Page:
Monday, September 20, 2010

A Squall

 We had allowed three days for the run from Melville, RI to Greenwich, CT. but we would wind up doing it in two. After a reach down the Narraganset, a beat to Point Judith and a slog across Block Island Sound we entered the Race. We would spend the first night in Mystic, finding the harbor on Fisher's Island too exposed to a southerly breeze.

 Consulting the weather liars  that night we expected a low to move in the next night and kick up a gale lasting into the next day. By the way there was also a slight chance of thunderstorms. Not wanting to deal with a gale we got up with the sun and started motoring down the Sound. We would cram a two day leisurely cruise into one long day.  By lunch time the breeze was up and we spent the afternoon close reaching toward Greenwich clocking between 5 and 7 knots with two reefs in. Late in the afternoon the overcast sky was decidedly darker over the Connecticut shore but not in a spectacular way.  Time to consult the Sirius weather oracle that comes with our GPS. Sometime during our wonderful sail the slight chance of a thunderstorm had become a sharp certainty. We continued towards Greenwich wondering if the squall would get there first. It would. The map couldn't cram more lightening bolts into the patch of green yellow and red representing the squall. The wind numbers were a little scary too.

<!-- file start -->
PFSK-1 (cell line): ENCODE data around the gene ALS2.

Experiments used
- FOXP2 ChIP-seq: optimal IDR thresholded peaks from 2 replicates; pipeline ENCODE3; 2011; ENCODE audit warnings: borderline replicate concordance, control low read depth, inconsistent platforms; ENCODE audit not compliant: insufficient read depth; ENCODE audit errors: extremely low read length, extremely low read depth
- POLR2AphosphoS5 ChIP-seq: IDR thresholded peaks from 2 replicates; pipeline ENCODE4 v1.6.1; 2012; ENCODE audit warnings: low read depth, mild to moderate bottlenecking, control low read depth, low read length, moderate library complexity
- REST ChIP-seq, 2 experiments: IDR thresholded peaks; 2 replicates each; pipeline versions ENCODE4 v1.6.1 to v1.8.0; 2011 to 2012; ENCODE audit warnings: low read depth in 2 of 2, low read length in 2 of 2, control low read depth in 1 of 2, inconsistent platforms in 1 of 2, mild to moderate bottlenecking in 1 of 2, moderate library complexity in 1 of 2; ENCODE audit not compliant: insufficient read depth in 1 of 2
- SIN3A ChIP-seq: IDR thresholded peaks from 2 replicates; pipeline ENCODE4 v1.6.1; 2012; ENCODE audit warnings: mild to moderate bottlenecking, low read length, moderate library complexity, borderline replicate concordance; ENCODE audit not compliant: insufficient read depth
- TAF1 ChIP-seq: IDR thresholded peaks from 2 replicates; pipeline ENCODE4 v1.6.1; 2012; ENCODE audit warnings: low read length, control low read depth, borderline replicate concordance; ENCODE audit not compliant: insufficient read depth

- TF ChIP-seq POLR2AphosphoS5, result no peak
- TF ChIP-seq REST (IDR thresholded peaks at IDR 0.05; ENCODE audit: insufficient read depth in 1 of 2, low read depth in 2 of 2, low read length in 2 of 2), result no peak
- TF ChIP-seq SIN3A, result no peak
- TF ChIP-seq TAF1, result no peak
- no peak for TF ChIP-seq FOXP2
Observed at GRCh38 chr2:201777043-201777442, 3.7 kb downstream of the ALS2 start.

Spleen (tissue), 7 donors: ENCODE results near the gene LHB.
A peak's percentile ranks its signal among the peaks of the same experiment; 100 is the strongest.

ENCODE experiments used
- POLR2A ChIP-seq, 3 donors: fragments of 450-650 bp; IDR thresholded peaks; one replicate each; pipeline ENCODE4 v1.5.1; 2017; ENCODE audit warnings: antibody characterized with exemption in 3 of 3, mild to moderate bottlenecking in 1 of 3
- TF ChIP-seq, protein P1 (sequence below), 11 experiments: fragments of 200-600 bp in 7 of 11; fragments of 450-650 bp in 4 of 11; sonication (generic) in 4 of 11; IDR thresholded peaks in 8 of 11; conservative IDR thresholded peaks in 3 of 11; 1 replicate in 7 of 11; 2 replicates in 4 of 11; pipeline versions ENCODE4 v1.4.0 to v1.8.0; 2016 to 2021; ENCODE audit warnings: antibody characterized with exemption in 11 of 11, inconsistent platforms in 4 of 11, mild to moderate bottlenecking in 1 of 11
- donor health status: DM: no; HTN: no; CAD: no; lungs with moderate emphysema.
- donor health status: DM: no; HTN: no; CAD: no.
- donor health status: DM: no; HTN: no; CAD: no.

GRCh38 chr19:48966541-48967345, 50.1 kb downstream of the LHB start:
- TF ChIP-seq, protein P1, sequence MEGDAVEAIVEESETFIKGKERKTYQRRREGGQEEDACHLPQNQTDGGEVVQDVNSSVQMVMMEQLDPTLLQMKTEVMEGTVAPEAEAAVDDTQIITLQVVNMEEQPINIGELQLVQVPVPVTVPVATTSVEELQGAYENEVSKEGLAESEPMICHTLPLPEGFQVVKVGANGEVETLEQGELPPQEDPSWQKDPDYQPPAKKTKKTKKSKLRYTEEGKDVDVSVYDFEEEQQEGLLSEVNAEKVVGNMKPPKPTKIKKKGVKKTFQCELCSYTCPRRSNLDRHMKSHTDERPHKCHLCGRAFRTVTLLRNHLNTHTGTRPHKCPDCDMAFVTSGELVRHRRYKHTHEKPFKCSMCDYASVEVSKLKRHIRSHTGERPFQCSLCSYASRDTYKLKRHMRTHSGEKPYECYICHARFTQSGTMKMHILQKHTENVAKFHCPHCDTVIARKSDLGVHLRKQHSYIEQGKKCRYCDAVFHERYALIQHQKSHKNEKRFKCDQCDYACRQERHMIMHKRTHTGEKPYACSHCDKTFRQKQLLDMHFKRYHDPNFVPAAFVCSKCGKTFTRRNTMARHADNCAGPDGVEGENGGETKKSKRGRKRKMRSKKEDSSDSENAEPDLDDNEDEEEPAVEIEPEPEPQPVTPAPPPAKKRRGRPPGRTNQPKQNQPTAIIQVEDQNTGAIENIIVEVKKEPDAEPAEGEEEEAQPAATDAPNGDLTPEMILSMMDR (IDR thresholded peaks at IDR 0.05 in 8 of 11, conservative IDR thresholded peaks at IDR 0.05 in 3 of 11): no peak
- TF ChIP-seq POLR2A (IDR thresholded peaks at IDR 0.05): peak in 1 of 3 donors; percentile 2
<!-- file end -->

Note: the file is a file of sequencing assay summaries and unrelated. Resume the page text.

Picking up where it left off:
We set about securing the boat. The sail was furled and the lines all secured as we motored into a darker and darker cloud. The crew had been in foul weather gear for some time. There were flashes of lightening in the distance. There would be no running from this one. Considering how many miles Maid had sailed over the summer she was overdue for a thunder squall and here it was. The weather liars did tell the truth about the wind speeds in this one and as it swept in I decided a port on the Long Island shore would be better; allowing us to motor into he building wind and sea towards the lee of the island. Huntington Harbor became the new destination. The fisherman anchor was readied for use if we should need it. Lightening flashed and thunder crashed right with it. The rain really stung now. The techy, expensive, and presumably accurate wind instruments topped out at 50 knots of breeze. It was good to have the sail down and the motor chugging in all of that. At maximum RPM s we were making two knots into the breeze.

After a while the wind dropped to a sedate 35 knots. Patches of blue sky appeared over Greenwich. Soon we would resume our course to the original destination. The gale never happened.

Photos by Wendy Byar.


  1. watch a short clip of the squall

  2. This is a marvelous site. Soon it'll be spring and we'll have the boats out on the water. Yes, I realize it's work, but still. . . .

    The catboat is gorgeous.

    I couldn't help but notice you have a Marsh Cat showing in one of the web cam photos. I'll be getting one of those April. It's in lapstrake ply; very very pretty, with a little jib no less.

    However--here's what struck my eye immediately (after I found it). The MV Barnegat is an amazingly handsome boat.

    Is it possible to find out who designed it?

    I'll search.

    Thank you. You do beautiful work.